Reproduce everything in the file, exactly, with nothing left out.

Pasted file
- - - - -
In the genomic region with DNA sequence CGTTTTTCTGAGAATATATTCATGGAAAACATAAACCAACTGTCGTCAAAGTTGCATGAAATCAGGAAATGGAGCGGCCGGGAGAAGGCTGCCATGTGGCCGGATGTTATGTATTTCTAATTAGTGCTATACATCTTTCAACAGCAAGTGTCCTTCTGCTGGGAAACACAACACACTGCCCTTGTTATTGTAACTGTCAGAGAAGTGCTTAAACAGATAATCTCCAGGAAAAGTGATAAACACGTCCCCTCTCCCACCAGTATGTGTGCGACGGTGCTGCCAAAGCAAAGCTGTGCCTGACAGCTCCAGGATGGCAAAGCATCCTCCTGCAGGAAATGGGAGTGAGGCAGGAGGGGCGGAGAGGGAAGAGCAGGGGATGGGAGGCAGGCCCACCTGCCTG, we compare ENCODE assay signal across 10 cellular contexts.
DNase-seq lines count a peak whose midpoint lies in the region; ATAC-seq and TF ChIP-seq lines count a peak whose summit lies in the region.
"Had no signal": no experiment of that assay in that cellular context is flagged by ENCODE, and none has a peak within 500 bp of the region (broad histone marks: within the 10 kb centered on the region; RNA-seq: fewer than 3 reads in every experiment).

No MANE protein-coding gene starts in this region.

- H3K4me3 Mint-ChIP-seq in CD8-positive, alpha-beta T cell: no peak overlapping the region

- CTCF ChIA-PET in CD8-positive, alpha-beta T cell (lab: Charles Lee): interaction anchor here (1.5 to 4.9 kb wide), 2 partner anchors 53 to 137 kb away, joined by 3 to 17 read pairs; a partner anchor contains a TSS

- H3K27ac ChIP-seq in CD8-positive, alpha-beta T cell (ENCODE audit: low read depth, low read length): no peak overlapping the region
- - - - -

In the genomic region with DNA sequence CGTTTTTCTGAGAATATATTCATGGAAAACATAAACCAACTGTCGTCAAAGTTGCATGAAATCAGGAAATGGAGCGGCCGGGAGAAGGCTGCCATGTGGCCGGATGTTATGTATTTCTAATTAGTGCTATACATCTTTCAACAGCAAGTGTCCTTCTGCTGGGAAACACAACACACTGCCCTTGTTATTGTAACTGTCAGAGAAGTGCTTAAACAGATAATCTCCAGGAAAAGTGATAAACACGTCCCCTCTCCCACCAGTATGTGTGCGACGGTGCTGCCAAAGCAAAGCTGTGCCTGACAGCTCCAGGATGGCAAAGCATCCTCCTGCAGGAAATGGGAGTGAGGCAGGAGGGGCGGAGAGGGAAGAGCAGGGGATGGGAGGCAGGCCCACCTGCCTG, we compare ENCODE assay signal across 10 cellular contexts.
DNase-seq lines count a peak whose midpoint lies in the region; ATAC-seq and TF ChIP-seq lines count a peak whose summit lies in the region.
"Had no signal": no experiment of that assay in that cellular context is flagged by ENCODE, and none has a peak within 500 bp of the region (broad histone marks: within the 10 kb centered on the region; RNA-seq: fewer than 3 reads in every experiment).

No MANE protein-coding gene starts in this region.

- H3K4me3 Mint-ChIP-seq in CD8-positive, alpha-beta T cell: no peak overlapping the region

- CTCF ChIA-PET in CD8-positive, alpha-beta T cell (lab: Charles Lee): interaction anchor here (1.5 to 4.9 kb wide), 2 partner anchors 53 to 137 kb away, joined by 3 to 17 read pairs; a partner anchor contains a TSS

- H3K27ac ChIP-seq in CD8-positive, alpha-beta T cell (ENCODE audit: low read depth, low read length): no peak overlapping the region